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Win 1 of 10 pairs of tickets to the AFE Arts Antiques Fair London

AFE London Art Antiques Interiors Fair is set to take place for the first time next month at the ExCeL London. Running from Friday 13th until Sunday 15th January, the Fair will play host to a fantastic line up of 120 dealers and celebrity speakers all ready to give the seasoned shopper, first time buyer and aspiring collector advice on what to buy for their homes.

The exciting new Fair will become the first major event in the art and antiques calendar of 2017 and will offer a huge range of choice within the art, antiques and interiors market. With prices ranging from £20 to £20,000, it offers a range of choices to suit all tastes and budgets.

Find out more about the AFE (Art For Everyone) website.

We have 10 pairs of tickets – each pair worth £24 (tickets will cost £15 at the door on the day of the event.  To win a ticket all you have to do is answer a simple question below and give us your details so that we can let you know if you win. Please note that no cash equivalent is offered and the Editor’s decision is final Winners will be informed within 24 hours of the close of the competition – at midnight on 7 January 2017.

Can vitamin D help psoriasis?

Psoriasis is a common, autoimmune inflammatory disease that causes raised, scaly patches, known as plaques, to appear on the skin. It can be mild or chronic.

These scaly patches appear most often on the knees, scalp, and the outside of the elbows, and are the result of skin cells growing abnormally quickly. People with psoriasis often experience itchiness, and burning and stinging sensations in these areas.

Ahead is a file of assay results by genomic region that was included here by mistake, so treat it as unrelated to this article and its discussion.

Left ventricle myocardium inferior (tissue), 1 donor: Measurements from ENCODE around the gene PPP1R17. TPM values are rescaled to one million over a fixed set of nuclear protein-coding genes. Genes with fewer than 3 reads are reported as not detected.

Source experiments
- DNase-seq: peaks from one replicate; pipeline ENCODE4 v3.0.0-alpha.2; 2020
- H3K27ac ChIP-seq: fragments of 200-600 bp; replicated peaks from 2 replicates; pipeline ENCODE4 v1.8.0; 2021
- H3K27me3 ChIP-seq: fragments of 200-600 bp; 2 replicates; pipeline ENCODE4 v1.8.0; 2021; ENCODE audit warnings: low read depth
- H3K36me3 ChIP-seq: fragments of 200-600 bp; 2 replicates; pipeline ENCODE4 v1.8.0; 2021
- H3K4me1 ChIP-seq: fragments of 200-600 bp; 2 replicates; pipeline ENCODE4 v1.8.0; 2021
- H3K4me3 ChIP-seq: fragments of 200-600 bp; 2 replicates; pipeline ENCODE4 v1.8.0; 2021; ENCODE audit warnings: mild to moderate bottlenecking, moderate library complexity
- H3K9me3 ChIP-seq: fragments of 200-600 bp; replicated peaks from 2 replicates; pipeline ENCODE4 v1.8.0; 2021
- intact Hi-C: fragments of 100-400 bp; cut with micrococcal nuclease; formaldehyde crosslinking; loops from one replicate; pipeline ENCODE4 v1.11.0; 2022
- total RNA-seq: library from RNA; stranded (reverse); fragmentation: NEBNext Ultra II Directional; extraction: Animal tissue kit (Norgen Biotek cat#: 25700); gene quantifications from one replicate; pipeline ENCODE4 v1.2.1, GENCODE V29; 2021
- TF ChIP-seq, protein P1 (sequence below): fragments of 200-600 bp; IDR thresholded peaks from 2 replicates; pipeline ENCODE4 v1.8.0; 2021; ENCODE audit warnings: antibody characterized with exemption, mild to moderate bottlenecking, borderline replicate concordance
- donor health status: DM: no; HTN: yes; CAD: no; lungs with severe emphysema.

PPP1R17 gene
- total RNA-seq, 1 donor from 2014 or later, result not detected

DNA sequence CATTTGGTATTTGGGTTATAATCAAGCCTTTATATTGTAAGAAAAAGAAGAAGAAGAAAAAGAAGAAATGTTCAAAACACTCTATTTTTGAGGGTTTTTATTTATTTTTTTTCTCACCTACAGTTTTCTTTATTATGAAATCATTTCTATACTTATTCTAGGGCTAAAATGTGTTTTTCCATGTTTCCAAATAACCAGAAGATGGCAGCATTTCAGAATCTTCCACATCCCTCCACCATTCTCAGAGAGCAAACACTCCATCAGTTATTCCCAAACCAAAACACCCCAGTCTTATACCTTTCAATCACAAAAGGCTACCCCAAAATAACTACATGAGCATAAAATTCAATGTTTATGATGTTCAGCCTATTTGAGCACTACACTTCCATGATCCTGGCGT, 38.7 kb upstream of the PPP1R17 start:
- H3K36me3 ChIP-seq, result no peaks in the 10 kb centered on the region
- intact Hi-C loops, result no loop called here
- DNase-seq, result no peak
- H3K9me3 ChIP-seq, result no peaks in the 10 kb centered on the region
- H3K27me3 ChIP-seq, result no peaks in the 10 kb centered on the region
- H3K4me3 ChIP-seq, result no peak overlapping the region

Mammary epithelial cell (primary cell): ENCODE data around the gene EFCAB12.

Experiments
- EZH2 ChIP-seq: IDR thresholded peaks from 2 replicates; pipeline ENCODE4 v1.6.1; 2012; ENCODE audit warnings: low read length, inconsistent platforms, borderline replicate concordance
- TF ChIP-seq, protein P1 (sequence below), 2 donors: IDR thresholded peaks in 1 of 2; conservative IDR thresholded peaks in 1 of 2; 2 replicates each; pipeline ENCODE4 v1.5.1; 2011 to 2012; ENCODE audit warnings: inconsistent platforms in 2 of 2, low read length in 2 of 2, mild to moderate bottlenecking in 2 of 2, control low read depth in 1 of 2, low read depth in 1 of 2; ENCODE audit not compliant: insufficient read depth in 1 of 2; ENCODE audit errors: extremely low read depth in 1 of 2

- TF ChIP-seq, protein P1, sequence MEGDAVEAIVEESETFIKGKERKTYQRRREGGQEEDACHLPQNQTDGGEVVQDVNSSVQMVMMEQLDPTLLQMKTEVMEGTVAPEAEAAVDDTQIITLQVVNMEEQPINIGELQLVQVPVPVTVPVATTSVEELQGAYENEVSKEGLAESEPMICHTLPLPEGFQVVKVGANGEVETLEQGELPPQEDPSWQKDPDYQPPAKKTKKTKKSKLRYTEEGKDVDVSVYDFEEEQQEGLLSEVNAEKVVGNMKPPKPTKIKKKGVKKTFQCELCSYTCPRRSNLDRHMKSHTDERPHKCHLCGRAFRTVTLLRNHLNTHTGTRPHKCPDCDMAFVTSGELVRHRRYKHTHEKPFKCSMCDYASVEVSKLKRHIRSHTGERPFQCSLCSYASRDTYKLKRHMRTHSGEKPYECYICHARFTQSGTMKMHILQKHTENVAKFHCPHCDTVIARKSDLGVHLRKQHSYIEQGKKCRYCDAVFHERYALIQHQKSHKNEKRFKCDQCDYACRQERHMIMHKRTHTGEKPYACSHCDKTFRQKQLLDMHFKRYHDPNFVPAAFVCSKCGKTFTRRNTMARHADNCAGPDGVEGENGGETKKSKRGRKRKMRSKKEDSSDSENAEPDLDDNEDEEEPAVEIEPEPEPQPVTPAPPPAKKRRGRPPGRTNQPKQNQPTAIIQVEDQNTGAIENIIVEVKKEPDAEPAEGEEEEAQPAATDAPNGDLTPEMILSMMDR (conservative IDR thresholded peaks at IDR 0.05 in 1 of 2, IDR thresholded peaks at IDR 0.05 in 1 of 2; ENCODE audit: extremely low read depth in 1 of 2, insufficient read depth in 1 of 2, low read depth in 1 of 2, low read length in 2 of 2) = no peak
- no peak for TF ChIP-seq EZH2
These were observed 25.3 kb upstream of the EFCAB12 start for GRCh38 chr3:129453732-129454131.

People can develop psoriasis at any age, but they are most frequently diagnosed with the illness between the ages of 15 and 35. Although doctors accept that Vitamin D cannot cure this condition it can help to alleviate it.

What is vitamin D?

Vitamin D is made naturally by the body but is also found in  fatty fish, cheese, egg yolks and mushrooms amongst other foodstuffs.


Sardines are an oily fish – they contain Vitamin D and Omega 3 oils – both of which are helpful to calm inflammation in psoriasis

Vitamin D  helps the muscles, heart, lungs, and brain to work well. It also helps to maintain strong, healthy bones. the body  turns vitamin D into a hormone. This hormone is called “activated vitamin D” or calcitriol.

Vitamin D helps maintain the health of bones and teeth and supports the health of the immune system, brain, and nervous system. It plays a role in controlling insulin levels and helps lung function and cardiovascular health. A lack of this vitamin is also suspected in the development of some cancers.

How might vitamin D help with psoriasis?
It is suggested by research that in those people who are not able to process vitamin D normally, psoriasis may worsen. As a result may topical creams contain Vitamin D

These treatments may be even more effective when used in combination with a high-quality topical steroid. In fact, a recent study found that the combination of a topical vitamin D treatment and a topical steroid was more effective at treating scalp psoriasis than steroids alone.